Yoga and Art
I have been an avid runner since college, though years of pounding the pavement has taken a toll on my ailing back and arthritic hips (man, I sound old!). Running is not the cause of my chronic pain; I was born with a weak back, and several accidents involving my back has manifested into deep-set pain. I still enjoy running, though not with the intensity that I once did. For years, physicians suggested I try yoga as an alternative treatment for the pain, but I stubbornly rejected this holistic approach. It wasn't until recently, and for a very different reason, that I began practicing yoga routinely.
A little over a month ago, while I sat at my desk sketching a design, I experienced a hand tremor. It was as if I were jittery from too much coffee, but I had skipped my morning joe that day. It only lasted a few seconds, and the tremor didn't concern or worry me, but I was frustrated that my perfectly straight upstroke was now an unattractive bumpy line in need of a re-do. I blamed mental stress and physical fatigue for causing the muscle spasm, and decided a cathartic mini-break from lettering was in order. Seeking mental clarification and physical rejuvenation, I headed to the local Y and attended my first vinyasa yoga class. Since then, I have attended a class nearly everyday. My favorite pose? Happy baby.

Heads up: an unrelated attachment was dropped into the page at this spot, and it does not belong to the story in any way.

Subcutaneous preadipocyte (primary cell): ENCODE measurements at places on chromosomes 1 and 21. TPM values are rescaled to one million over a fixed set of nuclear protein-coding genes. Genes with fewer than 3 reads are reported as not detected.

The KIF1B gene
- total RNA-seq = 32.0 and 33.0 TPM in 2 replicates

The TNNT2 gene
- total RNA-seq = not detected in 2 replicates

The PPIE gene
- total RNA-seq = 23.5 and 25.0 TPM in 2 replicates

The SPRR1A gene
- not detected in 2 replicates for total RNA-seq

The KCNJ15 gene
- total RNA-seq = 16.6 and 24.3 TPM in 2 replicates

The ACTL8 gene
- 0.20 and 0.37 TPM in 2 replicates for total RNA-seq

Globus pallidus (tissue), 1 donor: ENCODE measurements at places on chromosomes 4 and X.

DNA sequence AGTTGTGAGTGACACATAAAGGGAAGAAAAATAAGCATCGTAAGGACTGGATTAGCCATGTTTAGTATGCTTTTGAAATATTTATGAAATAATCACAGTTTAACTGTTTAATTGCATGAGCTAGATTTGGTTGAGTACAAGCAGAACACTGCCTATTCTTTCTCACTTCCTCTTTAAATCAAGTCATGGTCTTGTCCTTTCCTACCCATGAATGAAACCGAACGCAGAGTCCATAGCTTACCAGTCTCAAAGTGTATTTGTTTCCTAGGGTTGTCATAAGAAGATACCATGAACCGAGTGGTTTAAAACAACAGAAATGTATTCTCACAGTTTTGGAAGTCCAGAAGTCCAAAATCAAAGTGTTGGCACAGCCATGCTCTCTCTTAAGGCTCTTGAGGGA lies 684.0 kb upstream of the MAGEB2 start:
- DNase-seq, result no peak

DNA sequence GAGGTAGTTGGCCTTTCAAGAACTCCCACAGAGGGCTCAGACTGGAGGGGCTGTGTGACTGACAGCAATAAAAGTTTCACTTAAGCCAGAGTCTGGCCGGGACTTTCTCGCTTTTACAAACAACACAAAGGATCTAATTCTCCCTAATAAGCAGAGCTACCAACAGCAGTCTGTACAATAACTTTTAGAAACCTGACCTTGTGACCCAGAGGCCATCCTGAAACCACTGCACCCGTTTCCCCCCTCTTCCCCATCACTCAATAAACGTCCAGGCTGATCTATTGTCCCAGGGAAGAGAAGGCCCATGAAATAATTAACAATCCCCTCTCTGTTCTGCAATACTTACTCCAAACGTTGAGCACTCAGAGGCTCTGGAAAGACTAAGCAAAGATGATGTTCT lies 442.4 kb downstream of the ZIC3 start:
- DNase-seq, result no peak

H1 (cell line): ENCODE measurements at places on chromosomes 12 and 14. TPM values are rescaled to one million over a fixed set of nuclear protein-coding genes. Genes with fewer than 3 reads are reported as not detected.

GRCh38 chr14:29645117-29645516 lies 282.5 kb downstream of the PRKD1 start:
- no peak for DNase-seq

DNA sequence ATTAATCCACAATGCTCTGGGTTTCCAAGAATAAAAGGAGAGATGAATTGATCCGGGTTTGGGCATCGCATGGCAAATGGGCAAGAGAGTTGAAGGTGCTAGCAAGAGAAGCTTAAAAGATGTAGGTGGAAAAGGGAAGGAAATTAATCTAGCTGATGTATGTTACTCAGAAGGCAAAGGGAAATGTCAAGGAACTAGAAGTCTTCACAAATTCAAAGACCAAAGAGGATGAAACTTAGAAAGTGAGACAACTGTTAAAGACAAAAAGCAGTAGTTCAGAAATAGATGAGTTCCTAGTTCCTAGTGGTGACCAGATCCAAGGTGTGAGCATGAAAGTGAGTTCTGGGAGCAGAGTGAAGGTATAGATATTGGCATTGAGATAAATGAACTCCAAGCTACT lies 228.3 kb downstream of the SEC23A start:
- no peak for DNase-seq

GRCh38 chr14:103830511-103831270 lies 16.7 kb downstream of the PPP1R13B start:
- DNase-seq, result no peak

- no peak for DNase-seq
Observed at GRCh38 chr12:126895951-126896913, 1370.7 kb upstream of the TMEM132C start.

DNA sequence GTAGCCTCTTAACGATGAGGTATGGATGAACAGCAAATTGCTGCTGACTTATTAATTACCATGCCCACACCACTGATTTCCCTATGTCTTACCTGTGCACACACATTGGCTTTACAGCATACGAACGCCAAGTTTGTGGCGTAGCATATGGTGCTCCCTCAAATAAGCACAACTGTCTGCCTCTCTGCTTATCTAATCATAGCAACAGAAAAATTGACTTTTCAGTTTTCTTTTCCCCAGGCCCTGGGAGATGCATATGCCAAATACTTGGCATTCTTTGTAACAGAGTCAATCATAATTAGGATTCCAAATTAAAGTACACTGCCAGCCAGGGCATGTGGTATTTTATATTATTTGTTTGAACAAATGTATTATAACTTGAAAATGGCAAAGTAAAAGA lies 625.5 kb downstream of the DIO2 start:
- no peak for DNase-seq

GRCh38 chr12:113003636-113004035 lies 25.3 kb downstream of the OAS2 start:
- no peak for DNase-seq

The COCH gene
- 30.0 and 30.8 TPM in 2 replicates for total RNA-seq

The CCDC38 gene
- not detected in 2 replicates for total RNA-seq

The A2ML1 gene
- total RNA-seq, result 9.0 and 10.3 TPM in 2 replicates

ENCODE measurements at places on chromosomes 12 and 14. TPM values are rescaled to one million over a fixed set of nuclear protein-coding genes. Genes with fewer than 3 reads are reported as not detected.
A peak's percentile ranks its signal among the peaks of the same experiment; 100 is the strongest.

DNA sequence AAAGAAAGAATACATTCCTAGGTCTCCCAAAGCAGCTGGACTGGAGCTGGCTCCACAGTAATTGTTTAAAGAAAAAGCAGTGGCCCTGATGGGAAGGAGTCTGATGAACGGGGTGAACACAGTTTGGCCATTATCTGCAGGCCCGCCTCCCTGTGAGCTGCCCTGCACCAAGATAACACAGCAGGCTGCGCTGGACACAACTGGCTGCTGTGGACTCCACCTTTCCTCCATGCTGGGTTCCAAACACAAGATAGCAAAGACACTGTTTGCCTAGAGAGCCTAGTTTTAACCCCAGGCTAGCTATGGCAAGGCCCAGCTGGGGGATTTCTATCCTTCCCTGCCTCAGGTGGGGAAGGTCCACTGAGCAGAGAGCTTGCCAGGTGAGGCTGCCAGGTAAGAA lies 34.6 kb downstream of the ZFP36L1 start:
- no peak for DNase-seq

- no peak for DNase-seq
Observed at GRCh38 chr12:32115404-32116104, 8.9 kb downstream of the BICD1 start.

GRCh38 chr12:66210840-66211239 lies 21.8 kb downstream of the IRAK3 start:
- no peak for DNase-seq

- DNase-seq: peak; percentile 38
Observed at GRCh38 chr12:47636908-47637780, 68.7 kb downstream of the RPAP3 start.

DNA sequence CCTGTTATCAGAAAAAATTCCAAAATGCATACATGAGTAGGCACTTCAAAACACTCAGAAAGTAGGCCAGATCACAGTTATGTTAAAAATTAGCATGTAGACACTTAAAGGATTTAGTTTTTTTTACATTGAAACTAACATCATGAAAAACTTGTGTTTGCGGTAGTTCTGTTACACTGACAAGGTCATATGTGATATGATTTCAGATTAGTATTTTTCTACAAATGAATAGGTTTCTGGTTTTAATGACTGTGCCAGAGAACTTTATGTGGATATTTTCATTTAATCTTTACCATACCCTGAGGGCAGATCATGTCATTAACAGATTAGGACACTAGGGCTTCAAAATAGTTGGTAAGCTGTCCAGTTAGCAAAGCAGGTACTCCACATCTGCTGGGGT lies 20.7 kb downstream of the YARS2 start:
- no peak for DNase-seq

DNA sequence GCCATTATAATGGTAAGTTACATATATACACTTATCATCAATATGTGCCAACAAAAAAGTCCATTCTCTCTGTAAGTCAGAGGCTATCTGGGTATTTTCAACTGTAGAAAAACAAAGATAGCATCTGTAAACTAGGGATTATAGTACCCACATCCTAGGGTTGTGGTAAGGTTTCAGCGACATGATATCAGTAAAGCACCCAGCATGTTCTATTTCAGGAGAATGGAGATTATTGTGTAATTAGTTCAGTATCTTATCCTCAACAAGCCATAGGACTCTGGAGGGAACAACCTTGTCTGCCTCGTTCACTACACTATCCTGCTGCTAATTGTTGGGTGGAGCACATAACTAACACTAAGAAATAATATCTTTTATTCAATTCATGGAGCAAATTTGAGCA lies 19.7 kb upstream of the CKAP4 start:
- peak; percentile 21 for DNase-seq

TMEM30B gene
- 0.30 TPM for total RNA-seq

Yoga is hard. Nothing points out your lack of strength, flexibility and mental stamina quite like yoga. I ran a marathon five years ago, and I believe yoga is more difficult than running 26.2 miles. Yoga poses appear easy, and we all know how to breathe, so how hard can it be to stretch and control your breathing? As it turns out, it's very hard. Yoga requires a high level of awareness and concentration. Without either, you are unable to balance and hold positions correctly. When I first tried a half moon pose, my concentration broke, I lost my balance, and I landed on another students mat (I am very sorry about that neighbor!)
Reverting to why I started yoga in the first place: I was interested to see if practicing yoga would accomplish the following:
- reduce stress and anxiety
- improve overall strength and flexibility
- improve alertness, awareness and concentration
- control muscle spasms and tremors, and reduce back and hip pain
Since I work with my hands creating stenciled art, drawings, and writing calligraphy, it is important that my mind + body are working hand in hand (pun intended), and I can maintain control of my hand skills. Since my yoga journey began four weeks go, my ability to focus more intently has improved, and my anxiety has lessened. The aches and pains in my back and hips have subsided, though I do not think stretching will ever alleviate the discomfort completely. I have discovered I have shoulder muscles (!), and I have achieved the flipped dog position. I tried the crow and the wheel the other day; two positions I never could have imagined doing a few short weeks ago. Perhaps most importantly, I haven't experienced a hand tremor since.
Many artists and calligraphers sit for several hours a day, causing neck, back, and hip muscles to tighten, and hands to cramp. Take the proactive approach and prevent cramping and muscles tightness by practicing yoga at least 30 minutes a day. Of course, you needn't be an artist to reap the rewards of yoga; this practice is ideal for desk job sitters!
One day, I hope to be one of those people that post pictures of themselves in strange locations posing in bird of paradise or sitting bind.